Shared rides are the new “it feature” among on-demand transportation services, with Uber, Lyft and Sidecar all releasing their own versions to users over the last few weeks and months. But the California regulator which oversees the industry isn’t so keen on the idea.
Earlier this week the California Public Utilities Commission issued warnings to all three companies, stating that their implementation of shared rides isn’t allowable under the legal framework it established to regulate the nascent industry. In particular, the CPUC argues that the services violate Public Utilities (PU) Code Section 5401, which “prohibits a charter party carrier from charging passengers on an ‘individual-fare basis.'”
With each of these transportation services, shared rides were designed to offer lower prices for passengers that were all going in the same direction. A side benefit to that is that more passengers means fewer individual rides happening simultaneously, which if it scales can actually reduce the amount of traffic on the road.
However, that type of service wasn’t originally a part of the framework the CPUC came up with, and, in fact, is prohibited by it. The warning letter states that “charter party carriers cannot charge an individual fare when carrying multiple persons in a vehicle” and whoever books the car must have individual use of it.
The warning letter also makes clear that the companies had not approached the regulator before opening up those services to consumers or petition it to revise the framework.
Uber issued the following statement about the warning letter:
We welcome the opportunity to share with the CPUC the significant benefits of uberPOOL and how it really works so that we can continue to bring its unmatched convenience and affordability to communities and traffic jams across the Golden State.
UPDATE: Later in the day, Uber changed its tune and issued a less touchy-feely statement:
We thought we had seen it all, and then the California PUC decided they would try to shut down app-based carpooling. The only conclusion we can come to is that the PUC doesn’t like technology, environmental progress, or anything that might make California a better place to live.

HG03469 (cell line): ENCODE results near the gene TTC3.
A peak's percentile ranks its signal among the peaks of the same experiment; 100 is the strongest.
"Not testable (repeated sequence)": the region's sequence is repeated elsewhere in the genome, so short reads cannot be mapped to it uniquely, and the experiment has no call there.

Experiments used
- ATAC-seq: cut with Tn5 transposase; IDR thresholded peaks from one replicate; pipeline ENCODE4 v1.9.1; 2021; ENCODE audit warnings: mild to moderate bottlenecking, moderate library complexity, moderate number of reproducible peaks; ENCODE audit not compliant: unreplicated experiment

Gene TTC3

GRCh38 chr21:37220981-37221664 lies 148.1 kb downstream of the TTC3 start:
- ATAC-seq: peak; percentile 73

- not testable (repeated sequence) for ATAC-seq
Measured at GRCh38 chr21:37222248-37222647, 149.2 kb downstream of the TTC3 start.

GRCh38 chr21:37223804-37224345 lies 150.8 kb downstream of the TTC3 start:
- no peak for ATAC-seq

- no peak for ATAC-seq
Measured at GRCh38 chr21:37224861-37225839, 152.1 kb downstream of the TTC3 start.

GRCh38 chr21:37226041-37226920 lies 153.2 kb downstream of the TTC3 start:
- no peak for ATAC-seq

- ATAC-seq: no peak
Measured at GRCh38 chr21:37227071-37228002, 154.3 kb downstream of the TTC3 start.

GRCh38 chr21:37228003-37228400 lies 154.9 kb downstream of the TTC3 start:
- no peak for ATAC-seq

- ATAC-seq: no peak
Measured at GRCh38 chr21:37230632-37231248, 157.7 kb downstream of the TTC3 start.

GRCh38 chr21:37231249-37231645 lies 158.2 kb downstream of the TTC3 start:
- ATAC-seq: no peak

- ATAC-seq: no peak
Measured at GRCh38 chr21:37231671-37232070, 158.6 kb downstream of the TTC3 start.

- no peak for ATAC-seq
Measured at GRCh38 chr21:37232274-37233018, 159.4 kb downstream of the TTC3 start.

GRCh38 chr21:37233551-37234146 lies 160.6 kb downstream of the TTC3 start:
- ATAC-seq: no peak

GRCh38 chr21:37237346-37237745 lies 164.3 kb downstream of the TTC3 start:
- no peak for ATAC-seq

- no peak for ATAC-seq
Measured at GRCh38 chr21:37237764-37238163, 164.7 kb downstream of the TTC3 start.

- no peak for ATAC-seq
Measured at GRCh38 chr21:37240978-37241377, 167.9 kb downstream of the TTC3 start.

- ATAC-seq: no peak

Here is Lyft’s version:
San Francisco residents have embraced Lyft Line as an affordable, efficient way to get around their city. By connecting shared rides along shared routes, Lyft Line is helping to improve daily commutes and reduce traffic – ultimately contributing to carbon reduction and improved air quality in the process. We welcome the opportunity to discuss this new form of shared transit with President Peevey and the CPUC to ensure that residents continue to have access to this innovative and sustainable transportation option.
Sidecar received a warning letter from the CPUC that effectively said Shared Rides are a violation of the law. Shared Rides are good for our cities because they reduce congestion and pollution and they offer a safe and very affordable way to get around. San Francisco was quick to embrace Shared Rides because they are so convenient and well-priced you can get across town for a just a little more than you would pay for the bus. We hope to work with the CPUC to create a new framework that will support continued operation and allow us to expand Shared Rides and its benefits across the state.